Our take: A law that deregulates store hours in Italy, allowing businesses to operate on Sundays in order to stimulate economic growth, has fueled opposition since its implementation a year ago.
REGGIO EMILIA, ITALY — Italians are fighting a government lift of regulations on business operation hours, insisting that the move will eventually hurt the small shops and values that have long been the foundation of the Italian business community.
The deregulation, put into effect January 2012, removes restrictions on business operating hours, including Sundays and holidays. It is intended to stimulate competition in what has traditionally been a highly regulated market. However, it has been vehemently criticized by many shop owners, and the campaign against it has received a boost from the powerful Catholic Church.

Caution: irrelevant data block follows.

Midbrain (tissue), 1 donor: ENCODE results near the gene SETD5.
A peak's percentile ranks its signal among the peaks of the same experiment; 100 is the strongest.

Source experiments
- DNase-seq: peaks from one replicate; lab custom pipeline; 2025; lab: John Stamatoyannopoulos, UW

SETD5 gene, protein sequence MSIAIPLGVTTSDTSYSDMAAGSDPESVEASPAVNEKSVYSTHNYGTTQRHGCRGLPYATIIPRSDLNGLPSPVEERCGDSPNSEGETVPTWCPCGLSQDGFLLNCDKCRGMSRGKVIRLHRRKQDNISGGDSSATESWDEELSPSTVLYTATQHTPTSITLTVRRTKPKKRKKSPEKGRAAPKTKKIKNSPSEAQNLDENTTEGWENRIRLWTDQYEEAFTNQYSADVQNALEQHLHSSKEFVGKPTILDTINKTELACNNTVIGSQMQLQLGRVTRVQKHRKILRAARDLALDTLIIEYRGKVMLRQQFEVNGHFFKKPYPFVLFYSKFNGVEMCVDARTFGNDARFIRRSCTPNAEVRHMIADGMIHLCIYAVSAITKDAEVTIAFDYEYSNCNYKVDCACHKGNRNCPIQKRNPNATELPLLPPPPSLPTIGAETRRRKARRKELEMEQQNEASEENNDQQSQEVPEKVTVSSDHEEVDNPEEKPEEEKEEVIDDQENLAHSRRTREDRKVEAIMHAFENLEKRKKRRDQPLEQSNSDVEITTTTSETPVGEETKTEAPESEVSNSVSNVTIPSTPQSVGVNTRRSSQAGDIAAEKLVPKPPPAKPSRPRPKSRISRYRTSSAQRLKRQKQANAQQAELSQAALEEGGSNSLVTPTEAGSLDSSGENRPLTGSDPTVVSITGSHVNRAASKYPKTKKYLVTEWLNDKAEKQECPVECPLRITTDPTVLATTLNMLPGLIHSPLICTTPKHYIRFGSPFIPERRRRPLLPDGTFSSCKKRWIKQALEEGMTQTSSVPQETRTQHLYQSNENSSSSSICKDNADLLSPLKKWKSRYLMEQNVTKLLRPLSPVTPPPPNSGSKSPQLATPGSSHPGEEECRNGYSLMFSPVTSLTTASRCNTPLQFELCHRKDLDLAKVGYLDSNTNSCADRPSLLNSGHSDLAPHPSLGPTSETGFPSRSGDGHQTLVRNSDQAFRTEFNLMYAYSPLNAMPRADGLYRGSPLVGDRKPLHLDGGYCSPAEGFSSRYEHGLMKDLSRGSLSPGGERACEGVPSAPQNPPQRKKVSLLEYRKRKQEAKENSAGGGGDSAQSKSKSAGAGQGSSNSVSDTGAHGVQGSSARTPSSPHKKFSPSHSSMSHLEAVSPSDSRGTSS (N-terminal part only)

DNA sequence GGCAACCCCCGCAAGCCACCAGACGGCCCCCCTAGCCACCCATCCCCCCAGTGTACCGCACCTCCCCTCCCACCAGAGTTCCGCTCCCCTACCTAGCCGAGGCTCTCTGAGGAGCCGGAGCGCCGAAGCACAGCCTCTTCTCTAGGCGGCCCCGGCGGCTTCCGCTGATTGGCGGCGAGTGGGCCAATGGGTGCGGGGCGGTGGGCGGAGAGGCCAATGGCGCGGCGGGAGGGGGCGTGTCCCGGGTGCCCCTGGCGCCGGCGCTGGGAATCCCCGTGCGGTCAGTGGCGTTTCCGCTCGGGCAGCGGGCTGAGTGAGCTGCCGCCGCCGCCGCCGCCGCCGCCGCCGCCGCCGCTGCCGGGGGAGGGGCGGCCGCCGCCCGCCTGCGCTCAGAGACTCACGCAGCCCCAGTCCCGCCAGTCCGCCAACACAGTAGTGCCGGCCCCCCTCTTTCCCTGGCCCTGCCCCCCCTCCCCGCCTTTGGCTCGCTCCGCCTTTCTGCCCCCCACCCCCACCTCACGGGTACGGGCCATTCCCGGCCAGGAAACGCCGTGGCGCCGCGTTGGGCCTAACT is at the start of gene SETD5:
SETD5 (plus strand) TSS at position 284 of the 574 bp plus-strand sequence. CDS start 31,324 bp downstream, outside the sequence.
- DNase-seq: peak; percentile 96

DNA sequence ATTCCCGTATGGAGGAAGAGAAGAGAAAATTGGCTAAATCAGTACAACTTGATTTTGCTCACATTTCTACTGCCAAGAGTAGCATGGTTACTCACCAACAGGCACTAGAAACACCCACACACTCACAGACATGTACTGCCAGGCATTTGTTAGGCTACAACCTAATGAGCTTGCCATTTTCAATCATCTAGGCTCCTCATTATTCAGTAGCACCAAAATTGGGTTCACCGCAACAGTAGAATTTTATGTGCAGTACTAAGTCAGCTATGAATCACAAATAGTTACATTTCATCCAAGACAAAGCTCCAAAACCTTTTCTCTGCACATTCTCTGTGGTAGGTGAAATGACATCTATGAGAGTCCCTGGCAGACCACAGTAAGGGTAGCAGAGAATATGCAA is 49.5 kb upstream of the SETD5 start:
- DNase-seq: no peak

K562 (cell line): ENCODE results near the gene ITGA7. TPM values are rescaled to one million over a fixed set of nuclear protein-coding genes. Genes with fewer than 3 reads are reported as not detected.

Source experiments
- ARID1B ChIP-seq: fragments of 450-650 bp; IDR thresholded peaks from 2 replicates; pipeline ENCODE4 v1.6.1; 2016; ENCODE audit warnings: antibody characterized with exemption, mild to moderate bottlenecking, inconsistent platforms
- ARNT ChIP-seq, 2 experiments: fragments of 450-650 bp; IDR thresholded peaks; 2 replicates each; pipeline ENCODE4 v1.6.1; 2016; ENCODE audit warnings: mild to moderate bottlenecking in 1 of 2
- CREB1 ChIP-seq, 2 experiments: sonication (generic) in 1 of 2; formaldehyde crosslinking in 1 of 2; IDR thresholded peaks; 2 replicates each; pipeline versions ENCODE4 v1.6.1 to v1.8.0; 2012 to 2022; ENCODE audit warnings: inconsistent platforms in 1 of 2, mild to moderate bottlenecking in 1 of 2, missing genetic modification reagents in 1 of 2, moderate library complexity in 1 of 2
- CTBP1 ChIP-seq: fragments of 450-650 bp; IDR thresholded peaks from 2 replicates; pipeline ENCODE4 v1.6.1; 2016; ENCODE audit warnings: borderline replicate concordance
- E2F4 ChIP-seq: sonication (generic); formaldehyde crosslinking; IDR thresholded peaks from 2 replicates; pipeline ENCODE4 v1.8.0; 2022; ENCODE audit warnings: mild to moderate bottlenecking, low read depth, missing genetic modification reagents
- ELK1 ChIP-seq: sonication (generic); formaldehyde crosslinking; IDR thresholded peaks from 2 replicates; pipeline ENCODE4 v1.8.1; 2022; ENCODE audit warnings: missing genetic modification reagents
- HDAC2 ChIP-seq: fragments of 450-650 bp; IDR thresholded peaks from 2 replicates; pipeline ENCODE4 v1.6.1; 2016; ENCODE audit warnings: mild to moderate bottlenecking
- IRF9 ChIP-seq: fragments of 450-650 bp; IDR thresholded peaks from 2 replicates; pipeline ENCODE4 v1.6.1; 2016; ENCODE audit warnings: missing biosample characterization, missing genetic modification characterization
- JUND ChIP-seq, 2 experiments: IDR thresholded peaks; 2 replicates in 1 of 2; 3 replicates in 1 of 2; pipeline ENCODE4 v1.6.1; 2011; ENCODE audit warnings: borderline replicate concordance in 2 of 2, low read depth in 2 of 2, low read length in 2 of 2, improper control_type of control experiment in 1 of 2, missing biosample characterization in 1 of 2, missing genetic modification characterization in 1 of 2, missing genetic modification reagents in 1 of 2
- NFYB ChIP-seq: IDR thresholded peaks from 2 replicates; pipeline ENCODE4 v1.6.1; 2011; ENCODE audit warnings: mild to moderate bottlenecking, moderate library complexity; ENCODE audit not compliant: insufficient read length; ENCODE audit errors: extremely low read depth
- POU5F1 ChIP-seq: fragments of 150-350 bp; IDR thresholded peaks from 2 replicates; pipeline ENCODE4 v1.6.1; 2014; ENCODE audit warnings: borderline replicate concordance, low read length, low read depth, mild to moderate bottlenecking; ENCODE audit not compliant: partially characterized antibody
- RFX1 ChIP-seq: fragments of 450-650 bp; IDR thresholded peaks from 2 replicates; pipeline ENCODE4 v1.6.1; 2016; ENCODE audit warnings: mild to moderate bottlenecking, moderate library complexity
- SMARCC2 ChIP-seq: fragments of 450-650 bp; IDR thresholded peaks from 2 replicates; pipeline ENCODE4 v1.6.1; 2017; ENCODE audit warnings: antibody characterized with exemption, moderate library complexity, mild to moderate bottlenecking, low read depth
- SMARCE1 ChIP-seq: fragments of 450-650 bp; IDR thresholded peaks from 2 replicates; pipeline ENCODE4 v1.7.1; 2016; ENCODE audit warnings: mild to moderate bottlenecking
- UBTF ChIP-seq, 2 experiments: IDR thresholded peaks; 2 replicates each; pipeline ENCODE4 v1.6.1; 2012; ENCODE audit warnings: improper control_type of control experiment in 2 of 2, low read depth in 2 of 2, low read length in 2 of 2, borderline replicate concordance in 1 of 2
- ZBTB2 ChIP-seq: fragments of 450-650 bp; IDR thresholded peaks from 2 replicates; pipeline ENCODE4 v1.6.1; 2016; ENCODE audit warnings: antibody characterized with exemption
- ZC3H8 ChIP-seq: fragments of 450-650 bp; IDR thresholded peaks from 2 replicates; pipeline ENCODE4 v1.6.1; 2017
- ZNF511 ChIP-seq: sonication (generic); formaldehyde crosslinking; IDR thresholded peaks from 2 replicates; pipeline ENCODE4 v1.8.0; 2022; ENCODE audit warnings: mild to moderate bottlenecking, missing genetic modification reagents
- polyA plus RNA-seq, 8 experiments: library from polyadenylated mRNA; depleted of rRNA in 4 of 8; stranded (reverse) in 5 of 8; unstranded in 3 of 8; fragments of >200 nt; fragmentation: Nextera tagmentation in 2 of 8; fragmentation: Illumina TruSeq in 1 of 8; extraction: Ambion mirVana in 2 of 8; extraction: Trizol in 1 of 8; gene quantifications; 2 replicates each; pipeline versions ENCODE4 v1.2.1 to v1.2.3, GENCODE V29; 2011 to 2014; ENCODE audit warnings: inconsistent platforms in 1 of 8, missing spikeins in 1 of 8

Campaign organizers argue that working on Sunday has forced employees to sacrifice "important values" and benefited big companies at the expense of small businesses.
- Sister Frances J. Monson's legacy of love...
- LDS Church responds to Boy Scouts of...
- Mormon Parenting: Don’t call gay unions...
- USA Today takes note of LDS sister missionaries
- Defending the Faith: A case for the...
- Live streaming: Frances J. Monson funeral
- 'Hollywood goes to Mormon country': BYU...
- Courage and valor: A bizarre order for a WWII...
- LDS Church responds to Boy Scouts of... 74
- Defending the Faith: A case for the... 59
- Mormon Parenting: Don’t call gay... 55
- 'Tattooed Mormon' Al Fox shares her... 42
- Secretary of State John Kerry says... 28
- Muslim leaders in U.S. facing... 25
- 'We're here to serve all boys,' Utah... 23
- Wright Words: Oklahoma tornado provides... 23